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Re: Pregnancy as a young biglaw associate

Postby Anonymous User » Fri May 03, 2013 10:18 am

OP, are you currently a 1L, 2L or graduating 3L? I'm trying to plan for a 3L kid. From every woman that I've spoken to that was not 22 when she went to law school, they have overwhelmingly told me to try and have a kid while I'm in school if at all possible. Lawyers,professors--I've even heard this from biglaw "women in law" panels at school. You have more time than you will as a young associate learning the ropes.

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Re: Pregnancy as a young biglaw associate

Postby Borg » Fri May 03, 2013 10:36 am

I think you should wait until your third year. That way you will be senior enough to assign work to the baby, and the baby will be old enough to understand.

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Re: Pregnancy as a young biglaw associate

Postby Anonymous User » Fri May 03, 2013 10:41 am

Torney12 wrote:There's no ideal time to get pregnant in big law because the big law model isn't meant to accommodate employees who need to take off as much as half a year (whether due to pregnancy, illness, relatives' illness etc). Big law is meant for those who can work year round. I consider myself supportive of those with families, yet even I often find myself initially irritated whenever an associate or the rare partner decides to leave for maternity. All I worry about is that their work will land on my desk and make my days even longer. I get over it because I have a mother and know mothers and I respect motherhood, but most people in big law couldn't care less about others' babies. The nature of our work is 24/7/365, so anyone who checks out for even a moment is a pain in the ass.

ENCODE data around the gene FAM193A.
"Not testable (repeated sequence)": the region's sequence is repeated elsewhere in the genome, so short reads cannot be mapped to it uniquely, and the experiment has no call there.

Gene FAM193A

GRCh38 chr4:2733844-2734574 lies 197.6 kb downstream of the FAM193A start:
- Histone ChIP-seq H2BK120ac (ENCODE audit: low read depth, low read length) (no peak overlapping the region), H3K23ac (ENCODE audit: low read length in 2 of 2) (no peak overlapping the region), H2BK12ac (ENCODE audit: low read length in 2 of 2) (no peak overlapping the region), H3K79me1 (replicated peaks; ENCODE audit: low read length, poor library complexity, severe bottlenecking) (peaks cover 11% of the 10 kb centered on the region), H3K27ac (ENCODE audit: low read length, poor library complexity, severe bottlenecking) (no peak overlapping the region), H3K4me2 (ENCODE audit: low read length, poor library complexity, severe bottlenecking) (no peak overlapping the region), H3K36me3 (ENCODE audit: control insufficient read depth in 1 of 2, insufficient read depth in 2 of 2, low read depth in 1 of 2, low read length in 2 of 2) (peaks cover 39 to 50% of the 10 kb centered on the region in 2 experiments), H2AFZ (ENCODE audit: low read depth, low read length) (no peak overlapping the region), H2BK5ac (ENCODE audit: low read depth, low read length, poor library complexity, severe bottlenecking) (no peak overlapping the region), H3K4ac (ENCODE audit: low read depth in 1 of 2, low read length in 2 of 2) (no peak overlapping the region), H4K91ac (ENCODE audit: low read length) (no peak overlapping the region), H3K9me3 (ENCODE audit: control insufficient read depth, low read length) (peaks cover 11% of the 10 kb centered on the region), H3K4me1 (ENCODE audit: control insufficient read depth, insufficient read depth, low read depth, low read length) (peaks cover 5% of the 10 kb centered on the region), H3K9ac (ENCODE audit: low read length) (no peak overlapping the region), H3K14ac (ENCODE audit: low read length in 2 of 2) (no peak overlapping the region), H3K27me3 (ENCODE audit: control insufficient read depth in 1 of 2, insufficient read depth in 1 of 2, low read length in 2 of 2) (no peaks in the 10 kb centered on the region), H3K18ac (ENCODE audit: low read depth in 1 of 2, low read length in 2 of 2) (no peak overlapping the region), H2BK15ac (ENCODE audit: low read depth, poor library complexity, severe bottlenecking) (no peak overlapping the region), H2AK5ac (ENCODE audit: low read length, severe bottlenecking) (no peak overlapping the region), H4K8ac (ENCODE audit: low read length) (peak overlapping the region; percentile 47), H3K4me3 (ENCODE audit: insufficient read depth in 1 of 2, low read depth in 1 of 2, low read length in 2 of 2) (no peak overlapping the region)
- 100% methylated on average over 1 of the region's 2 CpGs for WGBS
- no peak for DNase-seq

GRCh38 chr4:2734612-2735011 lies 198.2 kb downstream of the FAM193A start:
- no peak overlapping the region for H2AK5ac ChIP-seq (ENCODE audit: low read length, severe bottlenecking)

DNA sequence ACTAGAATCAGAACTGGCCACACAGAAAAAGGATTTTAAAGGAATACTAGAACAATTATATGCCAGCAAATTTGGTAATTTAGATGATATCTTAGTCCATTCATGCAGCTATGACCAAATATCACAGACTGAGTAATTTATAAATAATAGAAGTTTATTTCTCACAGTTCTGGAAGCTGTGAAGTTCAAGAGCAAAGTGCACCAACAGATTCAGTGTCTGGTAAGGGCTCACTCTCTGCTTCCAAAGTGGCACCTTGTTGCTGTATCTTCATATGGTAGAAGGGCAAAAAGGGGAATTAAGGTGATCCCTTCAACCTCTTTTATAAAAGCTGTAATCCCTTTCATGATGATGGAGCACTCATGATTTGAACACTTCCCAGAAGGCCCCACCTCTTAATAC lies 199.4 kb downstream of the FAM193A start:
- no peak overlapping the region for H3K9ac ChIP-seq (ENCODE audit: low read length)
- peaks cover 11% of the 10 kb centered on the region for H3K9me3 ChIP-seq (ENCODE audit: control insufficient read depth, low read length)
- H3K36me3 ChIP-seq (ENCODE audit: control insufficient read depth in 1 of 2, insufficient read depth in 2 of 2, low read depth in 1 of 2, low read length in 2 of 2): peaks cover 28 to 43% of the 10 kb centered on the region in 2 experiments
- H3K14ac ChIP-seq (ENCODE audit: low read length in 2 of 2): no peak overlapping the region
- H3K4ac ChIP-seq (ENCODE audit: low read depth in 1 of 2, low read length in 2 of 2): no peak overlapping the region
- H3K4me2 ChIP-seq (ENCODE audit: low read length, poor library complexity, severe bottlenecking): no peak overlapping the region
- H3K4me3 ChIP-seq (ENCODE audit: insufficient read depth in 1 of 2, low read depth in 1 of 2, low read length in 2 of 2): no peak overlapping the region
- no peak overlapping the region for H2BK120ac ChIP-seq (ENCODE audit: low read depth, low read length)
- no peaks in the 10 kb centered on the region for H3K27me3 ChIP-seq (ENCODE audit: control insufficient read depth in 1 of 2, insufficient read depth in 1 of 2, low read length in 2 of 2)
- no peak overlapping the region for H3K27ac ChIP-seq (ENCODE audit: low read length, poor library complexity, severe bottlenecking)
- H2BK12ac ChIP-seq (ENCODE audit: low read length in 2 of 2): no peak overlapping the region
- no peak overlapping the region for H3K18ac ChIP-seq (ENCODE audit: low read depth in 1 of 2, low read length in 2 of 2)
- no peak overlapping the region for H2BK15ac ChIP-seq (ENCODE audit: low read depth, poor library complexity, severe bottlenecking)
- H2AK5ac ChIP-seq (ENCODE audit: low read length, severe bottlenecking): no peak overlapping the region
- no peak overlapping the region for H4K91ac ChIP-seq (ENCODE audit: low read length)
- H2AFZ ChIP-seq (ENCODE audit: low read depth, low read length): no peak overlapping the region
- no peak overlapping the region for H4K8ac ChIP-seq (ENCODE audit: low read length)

What this means is that trying to plan your pregnancy for a time when it will cost you the least in big law is impossible. No matter when it is that you leave, you will be inconveniencing and displeasing someone and missing out on something. If you take maternity as a junior associate, then you risk falling behind in building skills that you will need as a midlevel (when the demands made on you really ramp up). If you take maternity as a midlevel, then you're going to really piss people off because by then, you'll actually know enough to be useful and relied upon. If you take maternity as a senior associate, it could cost you partnership or put you on a much-delayed and much more difficult track, and if you take maternity as a junior partner, it could cost you valuable time spent building business/credibility and being mentored by senior partners. Regardless of when you take time off, there is always a risk that it will negatively affect your career and annoy those whose favor you need to succeed. Of course, once you are an established partner, then there is minimal risk and you can easily take maternity leave. By then, however, your fertility will be greatly compromised and even nonexistent due to age.